Three cheers for Margaret Hamburg who, rumors say, is to be the new FDA Commissioner. We worked in the Office of Disease Prevention and Health Promotion at the same time in the late 1980s when I was a nutrition policy advisor and she was assistant to the director. Since then, I have followed her career with great interest and admiration, especially when she headed up the New York City Health Department. She’s a great choice. This is a really tough job and she will need all the help we can give her. So I’m starting with Go Peggy!
The Environmental Working Group has just issued its guide to coping with pesticides on fresh fruits and vegetables. It’s handy shopping card identifies the Dirty Dozen (highest in pesticides) and the Clean Fifteen (lowest). Organics, it says, are still the best choices!
Bill Marler, the lawyer whose specialty is helping clients obtain compensation for food poisonings, knows as much about food safety – or the lack thereof – as anyone I know. He estimates the total cost of the peanut butter recalls as close to $1 billion. This accounts for the costs of the recalls themselves ($75 million to Kellogg alone), as well as the costs of lost sales, advertising and public relations, and stock prices. And that’s just to the companies. Perhaps he will do another estimate for the 677 people (as of March 1) who are known to have become ill as a result.
In the meantime, the fact that Peanut Corporation of America filed for bankruptcy is unlikely to affect victims’ ability to collect damages. Much of those costs will be covered by insurance.
I guess food companies think it’s cheaper to do things this way than to produce safe food in the first place. That, of course, is why we need better federal oversight, and the sooner the better.
Guidance alert, just in: the FDA has issued after-the-fact advice to the industry about how to produce peanuts safely.
Update March 12: Phil Lempert, the Supermarket Guru, polled readers about the recalls. All knew about them and most were not buying recalled products. But 45% said they had stopped buying peanut butter, even though regular peanut butter was not involved in the recalls.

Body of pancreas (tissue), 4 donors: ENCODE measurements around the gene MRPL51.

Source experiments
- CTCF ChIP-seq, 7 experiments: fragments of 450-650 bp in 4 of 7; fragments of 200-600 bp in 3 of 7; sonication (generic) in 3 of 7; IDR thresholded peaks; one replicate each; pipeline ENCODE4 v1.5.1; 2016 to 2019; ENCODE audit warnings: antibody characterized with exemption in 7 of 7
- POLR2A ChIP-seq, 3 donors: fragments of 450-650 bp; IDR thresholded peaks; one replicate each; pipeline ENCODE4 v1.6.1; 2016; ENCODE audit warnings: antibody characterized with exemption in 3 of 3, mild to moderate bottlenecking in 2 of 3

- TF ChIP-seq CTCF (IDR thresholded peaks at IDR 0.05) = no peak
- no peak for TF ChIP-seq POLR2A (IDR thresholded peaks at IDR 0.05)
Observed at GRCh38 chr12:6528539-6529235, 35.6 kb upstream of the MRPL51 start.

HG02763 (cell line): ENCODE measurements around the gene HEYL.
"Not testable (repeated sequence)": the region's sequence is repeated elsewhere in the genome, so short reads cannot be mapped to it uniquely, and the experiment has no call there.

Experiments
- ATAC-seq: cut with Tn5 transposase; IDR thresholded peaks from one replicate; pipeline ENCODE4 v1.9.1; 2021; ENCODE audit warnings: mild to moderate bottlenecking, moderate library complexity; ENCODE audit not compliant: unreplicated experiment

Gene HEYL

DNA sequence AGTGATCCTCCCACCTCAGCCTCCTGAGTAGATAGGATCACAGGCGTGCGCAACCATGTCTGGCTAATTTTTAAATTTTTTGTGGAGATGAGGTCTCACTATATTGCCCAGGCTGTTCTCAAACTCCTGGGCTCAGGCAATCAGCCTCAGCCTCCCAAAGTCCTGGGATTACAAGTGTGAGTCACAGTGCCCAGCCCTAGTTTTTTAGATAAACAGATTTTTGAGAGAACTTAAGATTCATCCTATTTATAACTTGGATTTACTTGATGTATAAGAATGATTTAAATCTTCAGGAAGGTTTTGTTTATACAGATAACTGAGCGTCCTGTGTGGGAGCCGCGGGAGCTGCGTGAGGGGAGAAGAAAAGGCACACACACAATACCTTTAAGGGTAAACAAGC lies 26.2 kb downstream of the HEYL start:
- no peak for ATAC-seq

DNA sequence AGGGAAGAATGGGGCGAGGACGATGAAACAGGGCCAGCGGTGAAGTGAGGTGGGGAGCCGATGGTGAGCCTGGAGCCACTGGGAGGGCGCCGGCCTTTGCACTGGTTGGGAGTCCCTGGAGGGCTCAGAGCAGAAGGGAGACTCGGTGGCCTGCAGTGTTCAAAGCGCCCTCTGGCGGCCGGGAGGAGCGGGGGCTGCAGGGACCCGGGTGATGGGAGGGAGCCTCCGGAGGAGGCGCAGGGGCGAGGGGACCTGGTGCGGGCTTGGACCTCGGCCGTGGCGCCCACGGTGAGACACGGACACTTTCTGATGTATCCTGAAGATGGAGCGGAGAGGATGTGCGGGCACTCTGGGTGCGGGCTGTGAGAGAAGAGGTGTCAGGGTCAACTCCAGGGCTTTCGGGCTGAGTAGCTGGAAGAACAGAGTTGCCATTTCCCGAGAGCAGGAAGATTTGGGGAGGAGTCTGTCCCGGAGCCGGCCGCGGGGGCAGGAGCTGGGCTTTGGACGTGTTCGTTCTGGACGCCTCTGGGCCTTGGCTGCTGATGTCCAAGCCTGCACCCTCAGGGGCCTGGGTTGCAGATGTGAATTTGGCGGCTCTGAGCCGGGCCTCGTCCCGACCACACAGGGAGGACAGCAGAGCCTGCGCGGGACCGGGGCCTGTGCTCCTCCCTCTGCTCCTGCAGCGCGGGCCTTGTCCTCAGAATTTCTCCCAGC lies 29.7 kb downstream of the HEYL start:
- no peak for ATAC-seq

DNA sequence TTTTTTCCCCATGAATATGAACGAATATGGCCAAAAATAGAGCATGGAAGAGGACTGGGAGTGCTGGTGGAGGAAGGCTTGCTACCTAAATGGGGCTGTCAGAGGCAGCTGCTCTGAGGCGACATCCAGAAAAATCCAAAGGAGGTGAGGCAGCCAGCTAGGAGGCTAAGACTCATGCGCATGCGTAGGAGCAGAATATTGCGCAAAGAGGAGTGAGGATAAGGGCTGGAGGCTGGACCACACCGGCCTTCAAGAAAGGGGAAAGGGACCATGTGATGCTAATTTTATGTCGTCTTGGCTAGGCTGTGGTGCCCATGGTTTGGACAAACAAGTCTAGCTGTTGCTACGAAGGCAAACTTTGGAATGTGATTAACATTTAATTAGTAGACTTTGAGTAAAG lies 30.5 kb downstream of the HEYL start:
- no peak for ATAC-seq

If you have ever wondered why Congress cannot seem to get its act together, try Roquefort cheese. Apparently, in the waning days of his administration, former President Bush, no doubt still angry at France for its stance on Iraq, imposed a 300% tax on Roquefort cheese. Sacre bleu (OK, Roquefort)! As Representative James Oberstar (Dem-MN) makes clear, this is no trivial matter. If President Obama wants to improve U.S.-French relations, this is an easy way to begin. You want affordable Roquefort? Tell your Congressional representatives to reverse this tax!
As for contacting Congress, nothing could be easier.
It’s Sunday, so let’s take a break and browse some food magazines. These, from high-end Gourmet to mass-market Food and Family, are responding to the economic crisis by focusing on basic cooking skills. In writing about this new trend, the New York Times business section has produced a terrific overview. Have trouble telling the magazines apart? Want to know how their advertising is doing? And how about a little history? It’s all here. And who knew that Food and Family has the largest circulation of any food magazine (7 million)? How come? It’s owned by Kraft Foods, a company that knows what its audience likes.